Originally Published 2006-07-10 09:24:48 Published on Jul 10, 2006
Travelling by horse back is the fastest mode of communication in the tribal-inhabited remote and interior forest areas of this (East Godavari) district,¿ said my guide during a visit to the Naxalite-Maoist-affected parts of the Andhra-Orissa Border Special Guerrilla Zone (AOBSZ).
Naxal menace: Security forces challenged in difficult terrain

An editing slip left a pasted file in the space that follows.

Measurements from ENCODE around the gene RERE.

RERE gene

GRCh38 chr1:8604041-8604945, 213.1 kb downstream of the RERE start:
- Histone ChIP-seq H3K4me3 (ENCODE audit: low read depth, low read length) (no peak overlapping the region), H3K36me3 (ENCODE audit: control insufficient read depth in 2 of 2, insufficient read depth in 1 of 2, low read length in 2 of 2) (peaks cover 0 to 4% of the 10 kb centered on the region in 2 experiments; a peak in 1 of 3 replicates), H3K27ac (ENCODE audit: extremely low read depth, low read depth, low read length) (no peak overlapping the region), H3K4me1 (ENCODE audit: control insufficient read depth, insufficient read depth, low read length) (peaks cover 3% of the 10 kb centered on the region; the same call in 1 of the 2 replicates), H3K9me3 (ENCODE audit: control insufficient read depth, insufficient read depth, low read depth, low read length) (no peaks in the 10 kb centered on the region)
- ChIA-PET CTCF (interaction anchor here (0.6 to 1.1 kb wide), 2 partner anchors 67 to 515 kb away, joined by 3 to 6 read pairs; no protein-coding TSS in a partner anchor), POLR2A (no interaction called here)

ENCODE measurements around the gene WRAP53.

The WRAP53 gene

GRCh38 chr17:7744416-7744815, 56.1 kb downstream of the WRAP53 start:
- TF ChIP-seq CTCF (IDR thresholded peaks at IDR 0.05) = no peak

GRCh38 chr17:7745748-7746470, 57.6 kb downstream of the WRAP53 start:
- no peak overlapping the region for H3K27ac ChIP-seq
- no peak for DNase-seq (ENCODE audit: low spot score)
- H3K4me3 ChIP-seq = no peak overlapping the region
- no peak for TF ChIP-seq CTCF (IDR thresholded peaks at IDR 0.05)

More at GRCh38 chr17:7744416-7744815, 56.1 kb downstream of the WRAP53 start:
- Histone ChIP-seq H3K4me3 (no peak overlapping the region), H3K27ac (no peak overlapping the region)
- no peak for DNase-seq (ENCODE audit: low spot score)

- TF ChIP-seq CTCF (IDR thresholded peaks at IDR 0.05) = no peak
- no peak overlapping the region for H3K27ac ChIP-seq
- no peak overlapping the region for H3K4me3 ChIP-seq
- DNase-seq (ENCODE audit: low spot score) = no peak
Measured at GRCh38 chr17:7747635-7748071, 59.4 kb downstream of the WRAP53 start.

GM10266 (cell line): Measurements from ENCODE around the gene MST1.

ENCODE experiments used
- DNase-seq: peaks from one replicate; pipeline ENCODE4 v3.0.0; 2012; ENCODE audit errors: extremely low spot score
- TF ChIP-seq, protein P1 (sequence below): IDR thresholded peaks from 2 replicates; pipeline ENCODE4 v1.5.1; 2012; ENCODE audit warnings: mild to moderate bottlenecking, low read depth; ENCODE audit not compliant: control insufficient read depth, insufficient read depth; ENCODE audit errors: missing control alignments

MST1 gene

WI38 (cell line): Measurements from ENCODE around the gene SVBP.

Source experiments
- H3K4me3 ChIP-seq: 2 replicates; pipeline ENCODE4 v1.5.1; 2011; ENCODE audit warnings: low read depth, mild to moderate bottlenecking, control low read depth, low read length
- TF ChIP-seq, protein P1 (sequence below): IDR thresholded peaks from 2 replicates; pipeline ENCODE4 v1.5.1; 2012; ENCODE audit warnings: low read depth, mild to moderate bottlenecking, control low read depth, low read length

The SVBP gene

Travelling by horse back is the fastest mode of communication in the tribal-inhabited remote and interior forest areas of this (East Godavari) district," said my guide during a visit to the Naxalite-Maoist-affected parts of the Andhra-Orissa Border Special Guerrilla Zone (AOBSZ).&nbsp; <br /> <br /> I heard that with disbelief while we were travelling in the Eastern Ghats from Rampa Chodavaram, headquarters of the Integrated Tribal Development Agency (ITDA) project, to Chinturu in bordering Khammam district. "The tribals here", he added, "have little capacity to assess and quote a suitable price for their produce. They sell them dead cheap to traders from the plains, who make huge profits". <br /> <br /> Some months ago, in an interior forest area, my guide bought two sacks full of mausambi, each with 100 fruits, all for Rs 2 a piece; they would cost Rs 8 a piece in the towns. To me, a native of East Godavari, a very prosperous district and one of the rice bowls of India, the striking differences there - in connectivity and levels of development - were rather incomprehensible. <br /> <br /> Another surprise in store was that along the road for a stretch of nearly 50 kilometres, one could spot just one settlement of some 15 dwellings, and down below, on either side, were deep ravines. The villages are scattered way off the road and trekking is the only mode of commuting. <br /> <br /> The scale of Maoist violence has not been high in East Godavari's forests, but the quietitude is misleading. In Maredumilli, near Rampa Chodavaram, Maoist sympathisers in Rajahmundry and Kakinada procure logistics (dress material, medicines, provisions, etc) and stealthily transport them further beyond Maredumilli, deep into the forests, sometimes with the connivance of forest department officials in their vehicles, who are either sympathisers or have been coerced.&nbsp; <br /> <br /> Having read that the Maoists operate weapons "production units" deep inside forests, a security official in Rampa Chodavaram was asked whether one existed there. "We have some vague information that they are fabricating rocket-launchers somewhere in these forests", he replied.&nbsp; <br /> <br /> Rocket-launchers were recovered for the first time in the country in Malkangiri forests, Orissa, in 2002. The Maoists have used rocket-launchers with partial success on at least a dozen occasions since 2003 in Andhra Pradesh, including in AOBSZ. <br /> <br /> The guerrillas twice made failed attempts using rocket launchers, etc, to blow up the police station in Gudem Kotta Veedhi (better known as G K Veedhi), the mandal (taluk) headquarters, Visakhapatnam district, my next stop in the AOBSZ. Two streets -- GK Veedhi (Gudem new street) and Gudem Pata Veedhi (Gudem old Street) comprise Gudem village.&nbsp; <br /> <br /> I was advised against visiting G. K. Veedhi and was told that it is a "proper liberated area". Here the Maoists routinely hold up vehicles, ascertain the credentials of passengers, thoroughly check vehicles and let them go only after satisfying themselves that they are not police. Here, much as in several other Maoist-affected parts of the country, for reasons of safety, the police travel incognito in public transport. By sheer coincidence I did not run into a rebel squad, as they were camping elsewhere. <br /> <br /> At the weekly market, in this age of e-commerce, one could not miss noticing that a tribal was bartering his load of tamarind for something, to a trader from the plains! Watching barter for the first time was an experience to me. <br /> <br /> Thereafter, we sat at a kiosk and bought a bottle of "bottled mineral water", where I was introduced to the stringer of a vernacular daily. While he was explaining to me that the Maoists have an excellent informer network in the area, two teen-agers approached us, intently watching the strangers that we were.&nbsp; <br /> <br /> The Maoists virtually run a parallel administration in GK Veedhi. They are known to have collected "taxes" and "fines" from non-tribal government employees; approximately, the equivalent of 15 days of salary per annum. As in many other affected areas, they have virtually evicted the civil administration and occupied its space.&nbsp; <br /> <br /> They confiscate medical supplies of the state health department upon arrival and promptly distribute them among the tribals. Committees have been formed to fight for water, education, health and cyclone relief and to oppose bauxite mining in a forest land. <br /> <br /> For almost a year now the Maoists have killed many civilians, branding them as police informers. Apparently, an active informer network helped in recovering many arms dumps in the past two years. A media report of May 17, 2006, said that a few days earlier, besides two claymore mines, for the first time in the country 50 shells of 'pressure bombs', too, were recovered near Kumkumpudi village.&nbsp; <br /> <br /> The latter's finish indicated they were manufactured in a workshop or factory. Pressure bombs are circular in shape, and are easy to fabricate and detonate. To set it off, an unsuspecting person would merely have to step where it is planted.&nbsp; <br /> <br /> The guerrillas frequently attack the police in GK Veedhi. Barely a few hours after we left, members of the Maoist people's militia set off a landmine blast in a village in the area, injuring a constable and a home guard. On May 28, 2006, in a sneak raid on a weekly market in Sileru, GK Veedhi mandal, the Maoists shot dead a CRPF jawan, injured another and two tribal women, besides looting two AK-47 rifles.&nbsp; <br /> <br /> In fact, the rebels make comprehensive preparation before an attack. They conduct thorough reconnaissance and separate teams are tasked with a specific responsibility during the entire attack and the retreat. Reportedly, 60 rebels were mobilised for the raid, but meticulous planning and lightning speed enabled a mere handful to complete it. Without losing time, they all retreated into the forests. <br /> <br /> "The Maoists appear at a village, melt into these dense forests, and surface at another", a senior security official of Southern Orissa said, pointing to the impregnable forests lining the hills in Rayagada district, my next and final stop in the AOBSZ. We were at a height of 4000 feet above MSL, on the state highway from Rayagada to Gunupur in Andhra Pradesh's Srikakulam district. The district is a full-fledged guerrilla zone.&nbsp; <br /> <br /> </font> <font size="2" class="greytext1"> <em>The writer is a Fellow, Observer Research Foundation, New Delhi. <br /> <br /> Source: The Tribune, Chandigarh, July 10, 2006.</em> <br /> <br /> <br /> <em>* Views expressed in this article are those of the author and do not necessarily reflect those of Observer Research Foundation.</em> <br />